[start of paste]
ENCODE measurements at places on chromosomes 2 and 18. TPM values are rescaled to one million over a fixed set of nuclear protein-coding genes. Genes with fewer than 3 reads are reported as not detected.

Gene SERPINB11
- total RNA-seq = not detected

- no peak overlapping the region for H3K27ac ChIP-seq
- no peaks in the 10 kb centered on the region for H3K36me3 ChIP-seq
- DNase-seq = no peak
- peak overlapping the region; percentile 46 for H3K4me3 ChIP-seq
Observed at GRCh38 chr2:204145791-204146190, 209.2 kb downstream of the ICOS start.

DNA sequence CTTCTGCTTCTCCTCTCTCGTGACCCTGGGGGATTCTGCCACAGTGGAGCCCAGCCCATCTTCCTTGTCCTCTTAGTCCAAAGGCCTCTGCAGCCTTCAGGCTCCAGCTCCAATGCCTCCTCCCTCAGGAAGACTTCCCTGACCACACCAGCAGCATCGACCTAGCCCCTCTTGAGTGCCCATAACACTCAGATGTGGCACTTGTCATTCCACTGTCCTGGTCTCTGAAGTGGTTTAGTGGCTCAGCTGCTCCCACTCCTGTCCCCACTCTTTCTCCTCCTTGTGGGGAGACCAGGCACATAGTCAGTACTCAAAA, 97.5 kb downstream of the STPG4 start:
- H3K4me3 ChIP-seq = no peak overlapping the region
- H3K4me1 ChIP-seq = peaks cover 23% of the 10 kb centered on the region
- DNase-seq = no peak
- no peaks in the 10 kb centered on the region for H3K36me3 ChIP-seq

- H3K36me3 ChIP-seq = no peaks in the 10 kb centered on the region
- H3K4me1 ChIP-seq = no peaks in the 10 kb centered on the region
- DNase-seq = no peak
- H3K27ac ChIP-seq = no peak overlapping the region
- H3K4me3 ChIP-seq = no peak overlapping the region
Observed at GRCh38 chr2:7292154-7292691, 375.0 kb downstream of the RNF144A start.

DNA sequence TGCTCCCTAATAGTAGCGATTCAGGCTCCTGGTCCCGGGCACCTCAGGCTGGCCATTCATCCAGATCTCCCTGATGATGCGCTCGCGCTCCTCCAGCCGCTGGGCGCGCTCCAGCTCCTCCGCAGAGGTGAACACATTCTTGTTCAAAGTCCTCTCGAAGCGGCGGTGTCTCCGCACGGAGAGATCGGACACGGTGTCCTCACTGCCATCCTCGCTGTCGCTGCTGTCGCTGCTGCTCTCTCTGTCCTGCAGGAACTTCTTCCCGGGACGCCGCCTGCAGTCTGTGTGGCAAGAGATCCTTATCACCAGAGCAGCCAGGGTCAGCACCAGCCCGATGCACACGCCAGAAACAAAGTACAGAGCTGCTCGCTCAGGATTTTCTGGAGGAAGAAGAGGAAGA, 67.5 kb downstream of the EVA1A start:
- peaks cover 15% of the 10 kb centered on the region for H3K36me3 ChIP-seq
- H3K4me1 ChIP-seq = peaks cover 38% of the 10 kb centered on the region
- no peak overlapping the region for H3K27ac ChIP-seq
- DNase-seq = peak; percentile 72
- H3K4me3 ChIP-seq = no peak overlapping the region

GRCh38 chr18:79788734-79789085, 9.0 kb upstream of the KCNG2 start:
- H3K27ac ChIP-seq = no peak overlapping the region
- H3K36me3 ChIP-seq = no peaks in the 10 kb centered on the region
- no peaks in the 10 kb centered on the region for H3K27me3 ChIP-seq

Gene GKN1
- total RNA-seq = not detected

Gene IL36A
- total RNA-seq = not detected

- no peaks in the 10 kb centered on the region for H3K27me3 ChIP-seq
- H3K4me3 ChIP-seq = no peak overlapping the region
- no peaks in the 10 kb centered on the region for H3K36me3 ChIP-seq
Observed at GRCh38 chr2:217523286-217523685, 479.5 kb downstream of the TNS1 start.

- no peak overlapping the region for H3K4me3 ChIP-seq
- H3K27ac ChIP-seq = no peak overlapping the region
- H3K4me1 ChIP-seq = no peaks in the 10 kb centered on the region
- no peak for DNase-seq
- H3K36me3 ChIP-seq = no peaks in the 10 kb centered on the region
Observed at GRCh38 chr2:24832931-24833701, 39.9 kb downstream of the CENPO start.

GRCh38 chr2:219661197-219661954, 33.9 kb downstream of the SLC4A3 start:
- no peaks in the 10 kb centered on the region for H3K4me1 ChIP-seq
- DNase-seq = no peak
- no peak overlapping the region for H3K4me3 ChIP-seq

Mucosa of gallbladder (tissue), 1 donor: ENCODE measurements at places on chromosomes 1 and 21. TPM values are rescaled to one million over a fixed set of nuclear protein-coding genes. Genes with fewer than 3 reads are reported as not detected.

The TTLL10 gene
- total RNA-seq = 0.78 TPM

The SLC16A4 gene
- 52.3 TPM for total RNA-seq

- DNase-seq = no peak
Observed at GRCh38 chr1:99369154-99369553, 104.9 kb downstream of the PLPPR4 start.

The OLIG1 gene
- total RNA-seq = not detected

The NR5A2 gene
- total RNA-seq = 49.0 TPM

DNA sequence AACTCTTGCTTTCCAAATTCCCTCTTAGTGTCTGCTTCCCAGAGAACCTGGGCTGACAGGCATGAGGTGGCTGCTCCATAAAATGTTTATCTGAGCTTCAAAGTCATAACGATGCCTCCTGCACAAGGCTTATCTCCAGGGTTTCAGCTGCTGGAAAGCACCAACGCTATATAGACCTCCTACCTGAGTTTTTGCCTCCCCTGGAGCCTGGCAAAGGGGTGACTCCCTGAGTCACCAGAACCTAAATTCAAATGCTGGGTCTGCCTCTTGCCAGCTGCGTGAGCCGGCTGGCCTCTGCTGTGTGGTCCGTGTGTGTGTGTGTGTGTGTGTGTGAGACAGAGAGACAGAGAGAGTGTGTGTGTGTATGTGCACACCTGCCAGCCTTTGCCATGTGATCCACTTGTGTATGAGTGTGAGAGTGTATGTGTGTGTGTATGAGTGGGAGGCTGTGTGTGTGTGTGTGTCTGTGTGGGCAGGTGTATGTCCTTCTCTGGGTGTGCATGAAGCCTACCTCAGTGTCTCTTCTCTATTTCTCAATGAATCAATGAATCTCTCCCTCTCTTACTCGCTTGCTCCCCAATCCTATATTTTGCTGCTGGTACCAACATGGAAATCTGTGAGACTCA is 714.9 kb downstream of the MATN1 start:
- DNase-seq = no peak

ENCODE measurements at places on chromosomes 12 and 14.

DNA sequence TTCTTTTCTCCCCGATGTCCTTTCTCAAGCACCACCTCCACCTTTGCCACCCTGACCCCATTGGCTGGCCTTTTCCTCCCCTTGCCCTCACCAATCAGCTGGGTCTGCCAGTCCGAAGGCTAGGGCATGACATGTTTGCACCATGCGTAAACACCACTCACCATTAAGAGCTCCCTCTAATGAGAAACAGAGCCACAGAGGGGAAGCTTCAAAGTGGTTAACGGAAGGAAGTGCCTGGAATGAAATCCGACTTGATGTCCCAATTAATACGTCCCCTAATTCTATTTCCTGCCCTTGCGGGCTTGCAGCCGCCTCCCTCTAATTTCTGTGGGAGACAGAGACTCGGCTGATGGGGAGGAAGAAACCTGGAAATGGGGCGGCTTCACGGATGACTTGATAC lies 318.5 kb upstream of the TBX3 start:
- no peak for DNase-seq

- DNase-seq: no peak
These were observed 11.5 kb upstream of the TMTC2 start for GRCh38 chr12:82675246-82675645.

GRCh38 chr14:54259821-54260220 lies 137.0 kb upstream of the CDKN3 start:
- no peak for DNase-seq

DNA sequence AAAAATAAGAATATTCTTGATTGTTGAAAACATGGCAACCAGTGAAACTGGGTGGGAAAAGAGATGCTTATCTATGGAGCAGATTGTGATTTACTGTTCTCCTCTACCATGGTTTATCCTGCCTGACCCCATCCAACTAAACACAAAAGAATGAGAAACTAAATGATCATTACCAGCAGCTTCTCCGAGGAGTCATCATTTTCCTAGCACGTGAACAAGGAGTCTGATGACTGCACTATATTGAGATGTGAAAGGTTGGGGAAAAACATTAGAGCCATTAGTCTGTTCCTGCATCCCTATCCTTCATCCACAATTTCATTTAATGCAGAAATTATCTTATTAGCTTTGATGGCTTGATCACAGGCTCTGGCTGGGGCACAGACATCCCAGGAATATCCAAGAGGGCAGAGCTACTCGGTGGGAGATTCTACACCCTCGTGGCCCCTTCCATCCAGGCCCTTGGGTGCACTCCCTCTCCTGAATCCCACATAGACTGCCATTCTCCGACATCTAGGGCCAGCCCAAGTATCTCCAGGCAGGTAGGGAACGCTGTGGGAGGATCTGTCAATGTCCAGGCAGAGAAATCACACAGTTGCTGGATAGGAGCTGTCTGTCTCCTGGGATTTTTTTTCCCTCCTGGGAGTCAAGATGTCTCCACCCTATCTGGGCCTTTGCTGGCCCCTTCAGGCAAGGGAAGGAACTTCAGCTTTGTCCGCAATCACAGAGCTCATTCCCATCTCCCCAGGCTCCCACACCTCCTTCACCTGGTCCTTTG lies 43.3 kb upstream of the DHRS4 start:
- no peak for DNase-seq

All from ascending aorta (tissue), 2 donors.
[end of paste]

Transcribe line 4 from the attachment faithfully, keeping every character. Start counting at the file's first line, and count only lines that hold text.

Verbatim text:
- no peak overlapping the region for H3K27ac ChIP-seq